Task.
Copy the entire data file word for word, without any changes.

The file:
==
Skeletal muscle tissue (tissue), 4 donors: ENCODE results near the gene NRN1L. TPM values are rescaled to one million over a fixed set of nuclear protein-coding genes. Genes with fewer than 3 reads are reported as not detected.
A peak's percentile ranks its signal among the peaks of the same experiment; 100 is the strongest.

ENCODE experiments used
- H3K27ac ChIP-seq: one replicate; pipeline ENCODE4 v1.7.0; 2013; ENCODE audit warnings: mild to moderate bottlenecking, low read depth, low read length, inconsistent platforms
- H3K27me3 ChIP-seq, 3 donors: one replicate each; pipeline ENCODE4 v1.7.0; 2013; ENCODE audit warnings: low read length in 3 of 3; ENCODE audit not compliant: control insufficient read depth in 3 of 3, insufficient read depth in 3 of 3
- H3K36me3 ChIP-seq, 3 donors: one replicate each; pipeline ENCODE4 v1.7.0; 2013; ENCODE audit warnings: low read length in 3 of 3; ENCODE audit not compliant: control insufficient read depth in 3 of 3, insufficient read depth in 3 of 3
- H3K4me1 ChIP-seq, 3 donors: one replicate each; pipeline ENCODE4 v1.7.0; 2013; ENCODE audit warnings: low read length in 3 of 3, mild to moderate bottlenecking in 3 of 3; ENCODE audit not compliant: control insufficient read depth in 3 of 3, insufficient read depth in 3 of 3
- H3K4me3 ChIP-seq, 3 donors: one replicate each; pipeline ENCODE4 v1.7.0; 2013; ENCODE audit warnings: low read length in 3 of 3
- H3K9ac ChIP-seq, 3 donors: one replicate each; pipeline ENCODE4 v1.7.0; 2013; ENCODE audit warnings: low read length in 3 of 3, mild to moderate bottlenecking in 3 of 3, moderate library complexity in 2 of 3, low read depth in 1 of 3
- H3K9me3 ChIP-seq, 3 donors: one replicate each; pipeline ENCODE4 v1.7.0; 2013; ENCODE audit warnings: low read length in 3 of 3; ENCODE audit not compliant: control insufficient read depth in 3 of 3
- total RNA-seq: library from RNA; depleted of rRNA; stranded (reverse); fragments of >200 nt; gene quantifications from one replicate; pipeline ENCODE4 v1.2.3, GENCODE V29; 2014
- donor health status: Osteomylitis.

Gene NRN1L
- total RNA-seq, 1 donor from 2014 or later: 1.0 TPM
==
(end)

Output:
Skeletal muscle tissue (tissue), 4 donors: ENCODE results near the gene NRN1L. TPM values are rescaled to one million over a fixed set of nuclear protein-coding genes. Genes with fewer than 3 reads are reported as not detected.
A peak's percentile ranks its signal among the peaks of the same experiment; 100 is the strongest.

ENCODE experiments used
- H3K27ac ChIP-seq: one replicate; pipeline ENCODE4 v1.7.0; 2013; ENCODE audit warnings: mild to moderate bottlenecking, low read depth, low read length, inconsistent platforms
- H3K27me3 ChIP-seq, 3 donors: one replicate each; pipeline ENCODE4 v1.7.0; 2013; ENCODE audit warnings: low read length in 3 of 3; ENCODE audit not compliant: control insufficient read depth in 3 of 3, insufficient read depth in 3 of 3
- H3K36me3 ChIP-seq, 3 donors: one replicate each; pipeline ENCODE4 v1.7.0; 2013; ENCODE audit warnings: low read length in 3 of 3; ENCODE audit not compliant: control insufficient read depth in 3 of 3, insufficient read depth in 3 of 3
- H3K4me1 ChIP-seq, 3 donors: one replicate each; pipeline ENCODE4 v1.7.0; 2013; ENCODE audit warnings: low read length in 3 of 3, mild to moderate bottlenecking in 3 of 3; ENCODE audit not compliant: control insufficient read depth in 3 of 3, insufficient read depth in 3 of 3
- H3K4me3 ChIP-seq, 3 donors: one replicate each; pipeline ENCODE4 v1.7.0; 2013; ENCODE audit warnings: low read length in 3 of 3
- H3K9ac ChIP-seq, 3 donors: one replicate each; pipeline ENCODE4 v1.7.0; 2013; ENCODE audit warnings: low read length in 3 of 3, mild to moderate bottlenecking in 3 of 3, moderate library complexity in 2 of 3, low read depth in 1 of 3
- H3K9me3 ChIP-seq, 3 donors: one replicate each; pipeline ENCODE4 v1.7.0; 2013; ENCODE audit warnings: low read length in 3 of 3; ENCODE audit not compliant: control insufficient read depth in 3 of 3
- total RNA-seq: library from RNA; depleted of rRNA; stranded (reverse); fragments of >200 nt; gene quantifications from one replicate; pipeline ENCODE4 v1.2.3, GENCODE V29; 2014
- donor health status: Osteomylitis.

Gene NRN1L
- total RNA-seq, 1 donor from 2014 or later: 1.0 TPM